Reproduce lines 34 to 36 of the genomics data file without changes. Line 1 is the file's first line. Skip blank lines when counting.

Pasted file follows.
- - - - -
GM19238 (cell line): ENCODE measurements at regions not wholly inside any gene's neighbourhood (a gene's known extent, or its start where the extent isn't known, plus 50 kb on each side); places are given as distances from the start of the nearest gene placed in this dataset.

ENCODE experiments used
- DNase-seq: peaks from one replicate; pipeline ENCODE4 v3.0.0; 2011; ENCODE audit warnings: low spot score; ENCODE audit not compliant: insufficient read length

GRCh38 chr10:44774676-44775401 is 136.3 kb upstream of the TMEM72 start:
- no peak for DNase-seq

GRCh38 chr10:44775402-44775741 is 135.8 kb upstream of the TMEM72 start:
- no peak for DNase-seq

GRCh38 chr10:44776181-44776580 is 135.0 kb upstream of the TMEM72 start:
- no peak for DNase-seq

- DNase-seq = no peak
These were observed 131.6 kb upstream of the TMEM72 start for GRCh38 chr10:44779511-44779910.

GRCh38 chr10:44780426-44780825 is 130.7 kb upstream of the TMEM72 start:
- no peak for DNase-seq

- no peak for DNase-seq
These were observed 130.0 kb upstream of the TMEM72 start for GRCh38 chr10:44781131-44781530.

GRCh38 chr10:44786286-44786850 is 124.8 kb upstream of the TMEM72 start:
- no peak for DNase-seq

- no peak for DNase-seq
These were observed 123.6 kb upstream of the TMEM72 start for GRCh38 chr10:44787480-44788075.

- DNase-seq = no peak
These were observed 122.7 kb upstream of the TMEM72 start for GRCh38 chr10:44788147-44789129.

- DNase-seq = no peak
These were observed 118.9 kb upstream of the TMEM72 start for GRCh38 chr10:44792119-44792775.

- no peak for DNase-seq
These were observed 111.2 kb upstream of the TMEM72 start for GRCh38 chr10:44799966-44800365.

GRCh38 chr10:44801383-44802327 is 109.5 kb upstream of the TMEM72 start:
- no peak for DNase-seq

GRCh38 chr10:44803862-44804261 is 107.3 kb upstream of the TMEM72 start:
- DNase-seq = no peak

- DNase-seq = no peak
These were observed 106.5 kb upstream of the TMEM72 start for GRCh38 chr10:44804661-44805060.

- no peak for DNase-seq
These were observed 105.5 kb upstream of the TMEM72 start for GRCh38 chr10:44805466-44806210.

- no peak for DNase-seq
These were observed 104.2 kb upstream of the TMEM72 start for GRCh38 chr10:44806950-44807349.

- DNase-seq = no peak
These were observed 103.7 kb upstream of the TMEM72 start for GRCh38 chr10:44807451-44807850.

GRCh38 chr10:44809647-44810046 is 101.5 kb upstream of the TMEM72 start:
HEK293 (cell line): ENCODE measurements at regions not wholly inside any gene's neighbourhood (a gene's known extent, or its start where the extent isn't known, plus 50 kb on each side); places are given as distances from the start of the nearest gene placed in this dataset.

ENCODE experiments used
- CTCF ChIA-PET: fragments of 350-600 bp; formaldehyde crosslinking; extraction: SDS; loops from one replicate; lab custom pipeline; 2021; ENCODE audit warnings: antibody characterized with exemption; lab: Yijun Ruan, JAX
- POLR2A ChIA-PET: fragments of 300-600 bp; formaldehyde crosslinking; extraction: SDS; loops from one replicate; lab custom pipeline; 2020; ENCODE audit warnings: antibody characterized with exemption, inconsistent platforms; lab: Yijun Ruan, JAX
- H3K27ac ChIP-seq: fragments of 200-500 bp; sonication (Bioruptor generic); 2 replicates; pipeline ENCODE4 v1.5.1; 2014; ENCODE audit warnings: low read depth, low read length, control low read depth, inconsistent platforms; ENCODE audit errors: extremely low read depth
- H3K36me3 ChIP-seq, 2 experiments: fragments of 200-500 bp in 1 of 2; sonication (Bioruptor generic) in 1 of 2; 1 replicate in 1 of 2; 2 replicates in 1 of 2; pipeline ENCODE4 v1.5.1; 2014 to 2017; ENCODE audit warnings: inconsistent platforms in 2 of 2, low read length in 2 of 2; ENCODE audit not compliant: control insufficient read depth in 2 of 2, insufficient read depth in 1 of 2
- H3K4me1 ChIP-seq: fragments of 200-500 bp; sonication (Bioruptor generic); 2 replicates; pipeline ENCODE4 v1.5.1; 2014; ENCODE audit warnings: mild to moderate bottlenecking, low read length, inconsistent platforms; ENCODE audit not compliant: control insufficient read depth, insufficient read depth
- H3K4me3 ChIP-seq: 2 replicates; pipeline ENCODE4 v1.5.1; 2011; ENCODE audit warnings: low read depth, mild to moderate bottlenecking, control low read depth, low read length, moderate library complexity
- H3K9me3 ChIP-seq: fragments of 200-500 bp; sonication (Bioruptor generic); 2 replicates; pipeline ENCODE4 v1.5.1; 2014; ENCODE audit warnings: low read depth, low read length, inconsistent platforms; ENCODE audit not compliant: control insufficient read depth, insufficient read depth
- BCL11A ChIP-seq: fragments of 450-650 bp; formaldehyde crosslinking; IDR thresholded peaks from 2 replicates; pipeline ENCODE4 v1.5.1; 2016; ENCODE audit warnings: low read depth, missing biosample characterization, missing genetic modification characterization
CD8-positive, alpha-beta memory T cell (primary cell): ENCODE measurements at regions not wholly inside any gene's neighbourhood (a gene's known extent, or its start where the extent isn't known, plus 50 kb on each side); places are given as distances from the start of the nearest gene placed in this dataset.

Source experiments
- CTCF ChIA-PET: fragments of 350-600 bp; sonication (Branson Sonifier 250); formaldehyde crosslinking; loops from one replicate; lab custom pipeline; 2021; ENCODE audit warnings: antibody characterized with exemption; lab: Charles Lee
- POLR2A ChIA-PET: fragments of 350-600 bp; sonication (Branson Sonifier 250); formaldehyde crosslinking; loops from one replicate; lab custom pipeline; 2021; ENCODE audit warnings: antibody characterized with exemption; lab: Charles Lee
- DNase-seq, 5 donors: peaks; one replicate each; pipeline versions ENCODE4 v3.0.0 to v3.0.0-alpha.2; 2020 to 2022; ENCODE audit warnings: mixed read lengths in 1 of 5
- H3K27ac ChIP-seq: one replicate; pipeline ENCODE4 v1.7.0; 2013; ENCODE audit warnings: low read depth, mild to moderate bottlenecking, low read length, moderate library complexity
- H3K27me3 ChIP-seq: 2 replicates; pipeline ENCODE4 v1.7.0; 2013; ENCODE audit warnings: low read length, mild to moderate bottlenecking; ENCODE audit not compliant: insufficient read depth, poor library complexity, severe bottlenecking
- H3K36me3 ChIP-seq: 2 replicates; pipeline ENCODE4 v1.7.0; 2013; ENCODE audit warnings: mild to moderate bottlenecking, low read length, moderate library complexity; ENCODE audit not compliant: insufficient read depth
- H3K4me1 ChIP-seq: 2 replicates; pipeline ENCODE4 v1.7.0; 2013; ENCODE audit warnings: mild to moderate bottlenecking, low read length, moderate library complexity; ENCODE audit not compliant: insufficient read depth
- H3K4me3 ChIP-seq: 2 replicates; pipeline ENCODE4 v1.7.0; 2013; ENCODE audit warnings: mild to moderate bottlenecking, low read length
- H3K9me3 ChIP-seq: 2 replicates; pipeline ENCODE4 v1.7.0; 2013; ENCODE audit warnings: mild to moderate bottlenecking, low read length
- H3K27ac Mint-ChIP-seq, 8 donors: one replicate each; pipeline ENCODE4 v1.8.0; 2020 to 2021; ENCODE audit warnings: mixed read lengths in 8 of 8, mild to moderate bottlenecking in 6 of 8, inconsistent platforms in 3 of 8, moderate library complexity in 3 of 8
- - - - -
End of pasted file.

- no peak for DNase-seq
These were observed 104.2 kb upstream of the TMEM72 start for GRCh38 chr10:44806950-44807349.

- DNase-seq = no peak